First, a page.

For the past 20 years, the John A. Hartford Foundation has proudly supported programs that advance our mission to improve the health of older Americans. The majority of our grants have been academic efforts to grow gero-expert faculty in medicine, nursing, and social work and position them in the classroom to teach the next generation of health care providers to be competent to care for older adults.
Our Hartford Center at the University of California, one of our eight funded nursing centers, has been a strong exemplar of this work. UCSF’s center has prepared many new faculty with geriatrics expertise who are now educating future nurses and producing the research that will deliver quality care to older adults. In doing this work, UCSF’s center has partnered with colleagues outside of nursing, other academic institutions, the practice environment, and community organizations extending the reach of the Hartford Center beyond the walls of their School of Nursing.
While programs like our Hartford Centers have accomplished much, two years ago, the Hartford Foundation began a strategic planning process. This was inspired by two realities: 1) In 2011, the first of the baby boomers turned 65 and every day 10,000 Americans celebrate their 65th birthday, and 2) there are many new federal opportunities to advance our mission. Hartford, therefore, will be transitioning from our signature faculty development efforts and launching programs that focus on the practice environment. New areas of funding include: Leadership in Action, Interprofessional Education and Practice, Quality Tools and Measures, Communication and Policy, and Models of Care (Continued on page 5).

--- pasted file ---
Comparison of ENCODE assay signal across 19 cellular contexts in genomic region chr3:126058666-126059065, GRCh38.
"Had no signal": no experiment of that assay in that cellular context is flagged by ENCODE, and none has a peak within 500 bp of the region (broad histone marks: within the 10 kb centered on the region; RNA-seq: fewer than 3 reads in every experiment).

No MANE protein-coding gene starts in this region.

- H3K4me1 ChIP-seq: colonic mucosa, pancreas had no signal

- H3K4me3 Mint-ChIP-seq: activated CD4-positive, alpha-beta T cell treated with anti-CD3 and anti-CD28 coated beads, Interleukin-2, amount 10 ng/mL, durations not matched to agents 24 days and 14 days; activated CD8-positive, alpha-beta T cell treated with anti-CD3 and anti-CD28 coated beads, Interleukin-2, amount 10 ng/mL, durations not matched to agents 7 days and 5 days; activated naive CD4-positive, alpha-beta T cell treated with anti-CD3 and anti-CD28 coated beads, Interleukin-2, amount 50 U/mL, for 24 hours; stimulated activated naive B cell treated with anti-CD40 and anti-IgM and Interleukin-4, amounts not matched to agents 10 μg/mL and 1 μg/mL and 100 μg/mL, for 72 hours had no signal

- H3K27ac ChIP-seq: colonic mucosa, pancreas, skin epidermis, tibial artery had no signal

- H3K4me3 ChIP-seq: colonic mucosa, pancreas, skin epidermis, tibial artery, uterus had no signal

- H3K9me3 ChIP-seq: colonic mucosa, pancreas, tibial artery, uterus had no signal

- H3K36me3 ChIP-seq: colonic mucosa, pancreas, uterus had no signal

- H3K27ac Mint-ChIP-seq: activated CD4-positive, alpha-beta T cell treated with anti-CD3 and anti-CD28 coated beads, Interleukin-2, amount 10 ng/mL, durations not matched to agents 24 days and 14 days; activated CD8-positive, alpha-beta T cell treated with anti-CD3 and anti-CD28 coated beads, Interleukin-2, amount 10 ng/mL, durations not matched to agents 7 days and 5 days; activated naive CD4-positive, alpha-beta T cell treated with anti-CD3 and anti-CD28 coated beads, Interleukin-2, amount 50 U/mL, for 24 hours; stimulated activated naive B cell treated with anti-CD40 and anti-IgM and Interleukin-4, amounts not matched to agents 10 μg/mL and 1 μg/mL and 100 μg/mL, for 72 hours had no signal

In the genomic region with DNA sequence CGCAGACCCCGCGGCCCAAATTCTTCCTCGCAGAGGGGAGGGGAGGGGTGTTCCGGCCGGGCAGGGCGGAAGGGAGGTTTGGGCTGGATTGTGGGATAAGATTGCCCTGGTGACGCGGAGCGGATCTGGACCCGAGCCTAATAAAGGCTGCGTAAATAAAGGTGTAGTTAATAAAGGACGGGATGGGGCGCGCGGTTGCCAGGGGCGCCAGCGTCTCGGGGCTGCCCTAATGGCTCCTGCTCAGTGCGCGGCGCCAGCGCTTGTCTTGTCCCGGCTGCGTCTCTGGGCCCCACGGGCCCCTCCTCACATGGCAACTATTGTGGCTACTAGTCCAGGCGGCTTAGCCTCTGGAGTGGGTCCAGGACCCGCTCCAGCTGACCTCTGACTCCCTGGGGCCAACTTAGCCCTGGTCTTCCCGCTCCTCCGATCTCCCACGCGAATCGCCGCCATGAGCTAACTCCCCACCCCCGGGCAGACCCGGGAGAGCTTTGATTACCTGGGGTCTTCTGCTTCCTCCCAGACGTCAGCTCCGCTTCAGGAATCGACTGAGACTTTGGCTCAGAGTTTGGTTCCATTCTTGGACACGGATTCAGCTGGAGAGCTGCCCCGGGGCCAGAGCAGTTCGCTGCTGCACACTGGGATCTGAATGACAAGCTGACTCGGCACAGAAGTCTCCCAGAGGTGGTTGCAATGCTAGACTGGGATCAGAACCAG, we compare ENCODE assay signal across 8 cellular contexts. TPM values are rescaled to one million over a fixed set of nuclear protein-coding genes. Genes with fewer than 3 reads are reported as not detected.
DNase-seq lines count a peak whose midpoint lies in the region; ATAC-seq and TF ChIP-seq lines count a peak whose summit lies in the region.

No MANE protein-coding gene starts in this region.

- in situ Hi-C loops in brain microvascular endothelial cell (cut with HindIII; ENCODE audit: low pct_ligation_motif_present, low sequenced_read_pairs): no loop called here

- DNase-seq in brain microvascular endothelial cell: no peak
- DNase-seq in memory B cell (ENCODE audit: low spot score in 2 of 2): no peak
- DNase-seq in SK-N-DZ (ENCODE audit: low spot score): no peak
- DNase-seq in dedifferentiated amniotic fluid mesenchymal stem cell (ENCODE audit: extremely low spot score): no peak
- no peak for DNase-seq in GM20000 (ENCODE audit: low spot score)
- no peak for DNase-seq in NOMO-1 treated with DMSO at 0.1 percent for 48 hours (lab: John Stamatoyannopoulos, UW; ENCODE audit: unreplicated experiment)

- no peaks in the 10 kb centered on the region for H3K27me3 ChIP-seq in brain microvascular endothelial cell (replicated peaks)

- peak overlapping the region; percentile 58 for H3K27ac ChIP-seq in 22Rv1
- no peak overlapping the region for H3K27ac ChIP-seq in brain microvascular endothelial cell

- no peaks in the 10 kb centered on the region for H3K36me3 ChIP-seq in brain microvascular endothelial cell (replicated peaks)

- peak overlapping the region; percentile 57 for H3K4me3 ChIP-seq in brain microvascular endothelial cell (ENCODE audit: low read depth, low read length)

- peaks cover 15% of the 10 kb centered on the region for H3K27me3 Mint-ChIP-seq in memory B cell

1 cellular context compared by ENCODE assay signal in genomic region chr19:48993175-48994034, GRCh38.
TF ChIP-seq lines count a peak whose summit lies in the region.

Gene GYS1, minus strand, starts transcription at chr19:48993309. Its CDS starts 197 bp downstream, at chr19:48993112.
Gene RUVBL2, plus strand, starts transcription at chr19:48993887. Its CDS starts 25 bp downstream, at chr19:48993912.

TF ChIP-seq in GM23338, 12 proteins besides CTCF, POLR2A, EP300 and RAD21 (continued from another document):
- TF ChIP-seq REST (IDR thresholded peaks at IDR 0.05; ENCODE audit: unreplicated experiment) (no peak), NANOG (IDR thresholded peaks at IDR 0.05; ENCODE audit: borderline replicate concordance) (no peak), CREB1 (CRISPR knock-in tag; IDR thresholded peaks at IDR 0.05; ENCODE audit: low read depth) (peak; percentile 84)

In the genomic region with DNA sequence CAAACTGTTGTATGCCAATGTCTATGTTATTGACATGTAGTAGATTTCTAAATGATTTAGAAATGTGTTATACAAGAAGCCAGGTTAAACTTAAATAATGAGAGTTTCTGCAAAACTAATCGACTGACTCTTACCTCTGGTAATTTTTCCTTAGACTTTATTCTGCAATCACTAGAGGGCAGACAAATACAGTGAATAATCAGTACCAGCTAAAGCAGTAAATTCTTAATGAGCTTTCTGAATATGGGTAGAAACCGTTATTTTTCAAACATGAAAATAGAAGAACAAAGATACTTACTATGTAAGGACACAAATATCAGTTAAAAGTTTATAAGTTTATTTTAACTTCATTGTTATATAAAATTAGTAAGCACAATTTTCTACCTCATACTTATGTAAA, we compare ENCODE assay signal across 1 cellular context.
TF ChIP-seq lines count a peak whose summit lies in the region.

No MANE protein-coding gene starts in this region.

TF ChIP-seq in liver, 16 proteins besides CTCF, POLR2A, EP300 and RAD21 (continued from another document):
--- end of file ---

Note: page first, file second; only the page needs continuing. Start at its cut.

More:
Our intent with this transition is to build on our strengths—the experience and expertise of those we have funded for the past 20 years. Therefore, many of our new practice-driven initiatives will weave in the people and products produced by Hartford programs. For more information, please see our blog www.jhartfound.org with new posts every Tuesday and Thursday.
Over the next three years, Hartford will be sunsetting many of the accomplished programs—like the Hartford Centers in Geriatric Nursing—that have been instrumental in establishing the Hartford “Gold Standard” in quality care for older adults. During this time, we are working closely with our grantees to specifically define their unique contribution to the field and how this work can be sustained post Hartford. We know that the Hartford Centers have recruited hundreds of nurses to the field of aging, provided countless hours of mentoring, produced the evidence base research that is being brought to the bedside, and have acted as catalysts in their communities to bring local providers and academics together. In December 2013, we made a final renewal to our eight Hartford Centers of Excellence in Geriatric Nursing and their coordinating center at the Gerontological Society of America. In this final renewal, the centers collectively agreed to pool their expertise and resources to create a collaborative entity known as the National Hartford Centers of Gerontological Nursing Excellence who will work to advance geriatric nursing capacity through schools of nursing across the country.
While we at Hartford could not be more excited about this pioneering new model, we recognize the work of the individual centers in their regions, states, communities, institutions, and schools of nursing is far from done. We encourage our centers, like UCSF, to think strategically about their future and work to sustain their core efforts to improve the health of older adults. We need new partners in this work. UCSF and its sister Centers are vital in addressing the long term needs of the growing population of older adults. We welcome conversation.